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Sure, you may say, video's great for some organizations—those selling party piñatas or roller coaster rides or Vegas vacations.
But what about boring old us at Acme Spreadsheets Inc.? How are we supposed to come up with kingly content?
Rocky Walls has heard such laments, and he is here to tell you that even businesses pushing products that seem less than thrilling can pull off great
video, too. The secret is to forget about that old saw, "Content is king."
"Content, although it's important, is not as important as connecting," Walls says.
As CEO of 12 Stars Media Productions, which consults with companies worldwide about video, Walls says in his Ragan
Training session, "Content is jack; connecting is king. Let's produce video that inspires action."
Too many organizations are producing video content in the wrong ways—focusing on what they want to say and show, he says. Instead, concentrate on what will
make connections between the viewer and the purpose of these videos.
In too many cases, Walls says, "the problem is that they don't inspire us. They don't reach out and grab us where we are."
Start with the why
You know video's big. Nielsen reports that YouTube reaches more adults ages 18-34 than any cable network, Walls says.
"We don't have an option anymore," he says. "We have to produce video."
But how do you do that? Start with your purpose: to make a difference in people's lives. Walls displays two overlapping circles on the screen. In the
center of one are the words, "What am I saying?" The other reads, "Why does anyone care?"
That overlap is the area where your message has to land, he says.
The shipping news
As a case study, Walls cites Maersk Line (a client of his). Maersk is a shipping giant that does social media and
video correctly, he says. It engages with employees and customers by "finding ways to connect with their audience, rather than just producing content."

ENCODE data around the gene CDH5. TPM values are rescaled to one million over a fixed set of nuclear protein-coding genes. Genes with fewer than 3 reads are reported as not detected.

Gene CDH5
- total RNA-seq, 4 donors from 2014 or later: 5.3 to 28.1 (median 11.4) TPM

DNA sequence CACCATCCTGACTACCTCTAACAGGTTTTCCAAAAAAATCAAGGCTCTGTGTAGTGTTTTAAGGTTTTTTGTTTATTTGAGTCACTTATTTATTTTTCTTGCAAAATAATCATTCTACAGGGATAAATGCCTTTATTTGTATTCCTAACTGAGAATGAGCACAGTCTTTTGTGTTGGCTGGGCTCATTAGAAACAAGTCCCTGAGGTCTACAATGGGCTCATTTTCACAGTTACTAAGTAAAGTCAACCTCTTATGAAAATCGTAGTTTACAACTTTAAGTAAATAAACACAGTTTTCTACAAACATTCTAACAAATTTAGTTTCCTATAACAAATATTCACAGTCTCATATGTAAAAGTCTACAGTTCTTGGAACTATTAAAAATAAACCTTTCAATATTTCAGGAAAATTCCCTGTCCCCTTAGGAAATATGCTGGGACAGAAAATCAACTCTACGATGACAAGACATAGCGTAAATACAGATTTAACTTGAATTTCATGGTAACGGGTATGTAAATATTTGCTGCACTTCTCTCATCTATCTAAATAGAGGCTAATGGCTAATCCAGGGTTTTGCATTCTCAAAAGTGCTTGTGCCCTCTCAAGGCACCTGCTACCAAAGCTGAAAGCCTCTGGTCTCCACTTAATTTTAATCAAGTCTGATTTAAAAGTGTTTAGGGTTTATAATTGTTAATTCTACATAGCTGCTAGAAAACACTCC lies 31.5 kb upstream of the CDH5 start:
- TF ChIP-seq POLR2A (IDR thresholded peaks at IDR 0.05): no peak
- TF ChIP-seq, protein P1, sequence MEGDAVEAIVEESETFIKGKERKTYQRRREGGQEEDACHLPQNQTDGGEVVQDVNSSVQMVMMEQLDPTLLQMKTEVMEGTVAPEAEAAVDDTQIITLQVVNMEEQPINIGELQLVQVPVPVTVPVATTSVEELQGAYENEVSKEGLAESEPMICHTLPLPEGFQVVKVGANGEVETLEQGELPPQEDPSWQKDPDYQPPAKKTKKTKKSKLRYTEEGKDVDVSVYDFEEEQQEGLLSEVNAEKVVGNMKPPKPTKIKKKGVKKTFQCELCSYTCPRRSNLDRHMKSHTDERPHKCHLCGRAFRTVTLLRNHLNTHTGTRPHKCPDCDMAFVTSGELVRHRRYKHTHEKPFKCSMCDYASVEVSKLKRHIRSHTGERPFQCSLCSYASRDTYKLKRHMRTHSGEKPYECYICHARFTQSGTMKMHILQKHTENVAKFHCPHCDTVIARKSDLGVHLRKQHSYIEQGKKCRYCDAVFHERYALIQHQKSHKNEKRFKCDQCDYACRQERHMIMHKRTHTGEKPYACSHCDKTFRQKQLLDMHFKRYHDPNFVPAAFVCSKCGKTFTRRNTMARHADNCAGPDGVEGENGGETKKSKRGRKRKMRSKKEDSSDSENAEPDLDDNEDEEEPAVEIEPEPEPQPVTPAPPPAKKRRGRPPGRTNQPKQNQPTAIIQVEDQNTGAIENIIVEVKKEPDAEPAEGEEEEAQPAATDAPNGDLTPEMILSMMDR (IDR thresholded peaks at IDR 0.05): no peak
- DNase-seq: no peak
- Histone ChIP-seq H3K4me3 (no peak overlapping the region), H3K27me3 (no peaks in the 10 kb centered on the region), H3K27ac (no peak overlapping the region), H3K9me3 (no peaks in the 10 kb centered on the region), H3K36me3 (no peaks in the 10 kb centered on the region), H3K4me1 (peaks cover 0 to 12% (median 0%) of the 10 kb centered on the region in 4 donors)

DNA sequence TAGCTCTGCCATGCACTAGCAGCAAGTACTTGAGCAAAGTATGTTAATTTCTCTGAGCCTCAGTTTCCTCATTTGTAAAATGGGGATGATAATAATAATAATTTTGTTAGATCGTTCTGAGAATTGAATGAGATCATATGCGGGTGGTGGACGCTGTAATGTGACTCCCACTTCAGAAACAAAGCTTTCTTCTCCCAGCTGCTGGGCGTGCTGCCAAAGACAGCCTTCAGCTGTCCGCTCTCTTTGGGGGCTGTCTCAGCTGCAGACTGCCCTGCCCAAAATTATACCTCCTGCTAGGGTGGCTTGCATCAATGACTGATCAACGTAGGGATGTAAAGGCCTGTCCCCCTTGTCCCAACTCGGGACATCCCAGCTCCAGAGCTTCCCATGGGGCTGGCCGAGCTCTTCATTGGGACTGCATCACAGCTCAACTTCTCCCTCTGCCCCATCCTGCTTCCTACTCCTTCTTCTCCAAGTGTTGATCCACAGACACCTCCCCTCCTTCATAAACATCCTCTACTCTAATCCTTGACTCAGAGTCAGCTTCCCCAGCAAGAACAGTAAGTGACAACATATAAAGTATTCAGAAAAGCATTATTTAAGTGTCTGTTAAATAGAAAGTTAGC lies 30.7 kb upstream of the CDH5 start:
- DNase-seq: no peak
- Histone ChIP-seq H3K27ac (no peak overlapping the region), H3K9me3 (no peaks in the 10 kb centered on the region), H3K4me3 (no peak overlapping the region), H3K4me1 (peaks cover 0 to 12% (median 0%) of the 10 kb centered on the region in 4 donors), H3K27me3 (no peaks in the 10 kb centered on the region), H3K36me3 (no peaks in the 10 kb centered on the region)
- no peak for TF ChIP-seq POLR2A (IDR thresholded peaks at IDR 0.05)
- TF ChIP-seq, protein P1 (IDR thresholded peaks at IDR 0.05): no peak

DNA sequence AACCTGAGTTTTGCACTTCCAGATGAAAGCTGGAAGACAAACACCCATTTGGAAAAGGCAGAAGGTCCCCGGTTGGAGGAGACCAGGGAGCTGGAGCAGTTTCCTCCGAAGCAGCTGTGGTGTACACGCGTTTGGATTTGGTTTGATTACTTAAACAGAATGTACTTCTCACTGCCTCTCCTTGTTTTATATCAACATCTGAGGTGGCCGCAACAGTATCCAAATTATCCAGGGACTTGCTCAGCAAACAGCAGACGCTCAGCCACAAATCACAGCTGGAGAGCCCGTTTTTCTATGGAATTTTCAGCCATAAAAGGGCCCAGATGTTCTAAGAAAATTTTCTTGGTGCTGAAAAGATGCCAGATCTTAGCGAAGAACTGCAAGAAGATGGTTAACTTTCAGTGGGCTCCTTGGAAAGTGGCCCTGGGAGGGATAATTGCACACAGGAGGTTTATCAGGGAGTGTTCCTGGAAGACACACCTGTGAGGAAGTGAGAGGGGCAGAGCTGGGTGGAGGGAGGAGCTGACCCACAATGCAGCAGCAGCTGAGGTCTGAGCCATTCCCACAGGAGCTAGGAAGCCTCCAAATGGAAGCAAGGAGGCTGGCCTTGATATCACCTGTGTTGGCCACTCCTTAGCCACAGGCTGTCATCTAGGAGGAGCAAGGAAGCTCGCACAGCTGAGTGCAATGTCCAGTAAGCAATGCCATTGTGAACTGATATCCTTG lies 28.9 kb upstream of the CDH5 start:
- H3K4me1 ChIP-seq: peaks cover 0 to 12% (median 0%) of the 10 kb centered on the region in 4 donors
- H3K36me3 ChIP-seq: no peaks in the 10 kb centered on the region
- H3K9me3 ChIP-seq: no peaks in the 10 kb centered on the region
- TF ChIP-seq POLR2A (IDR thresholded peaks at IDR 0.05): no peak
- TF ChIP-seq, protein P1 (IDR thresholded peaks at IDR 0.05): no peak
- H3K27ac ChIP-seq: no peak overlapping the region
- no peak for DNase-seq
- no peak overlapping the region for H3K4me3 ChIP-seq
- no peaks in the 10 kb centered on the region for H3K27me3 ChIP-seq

He cites a video, "Man overboard: The unlikely rescue of Tanawoot Pratoom of the Maersk Bintan," in which the
captain spoke about his fears upon learning that a ship painter was missing. The ship radioed nearby vessels and asked for help in the waning hours of the
"I was thinking that if we don't find him in two, three hours, then I have to abandon [the search], because night time," Capt. Mohammad E. Alahi says on
the video. "It is very difficult, and I don't know if he can survive to the next day."
But they found the man and hauled him aboard after almost 10 hours in the sea.
This video clip is taken from the Ragan Training session, "Content is jack; connecting is king: Let's produce video that inspires action."
Now, imagine communicators brainstorming in a conference, and one says, "You know that guy who fell off a boat not so long ago? We should make a video
How many colleagues at organizations out there would cry, "What? Are you nuts? We're not going to tell anybody that the guy fell off the boat!" Walls says.
But Maersk Line seized the opportunity to tell about its values, he says. Its motto is, "Your promises delivered." It didn't want to talk about containers
and freight. The video speaks to company goals such as reliability, persistence, perseverance, and honor.
"We're going to get there," he says of the video's message. "Everybody's coming with us. We're going to get your stuff where it needs to be."
Glowing Mickey Mouse ears
Walls recalls that at a previous Ragan conference Disney's social media director, Thomas Smith, gave the closing keynote presentation.
When Smith asked for questions, someone objected: "That's great for you. You've got Mickey Mouse and princesses and castles. And what about the rest of us
who are just pushing boring crap?"
Walls at first may seem to undermine his own argument by showing a Disney video titled, "'Glow With the Show' Ears Pulse With Technology." The video depicts the technology behind the
glowing mouse ears that Disney sells in its theme parks. The ears change colors during concerts or when you pass certain restaurants.
Walls asks his audience what the video is about. What, he says, does Disney sell? The answer: "Magic! Happiness!"
In other words, it's the deeper message, not the product, that connects with the audience.
"You don't have to have magic hats," Walls says, adding that Disney "always, always, always know what their audience cares about. And that's being happy."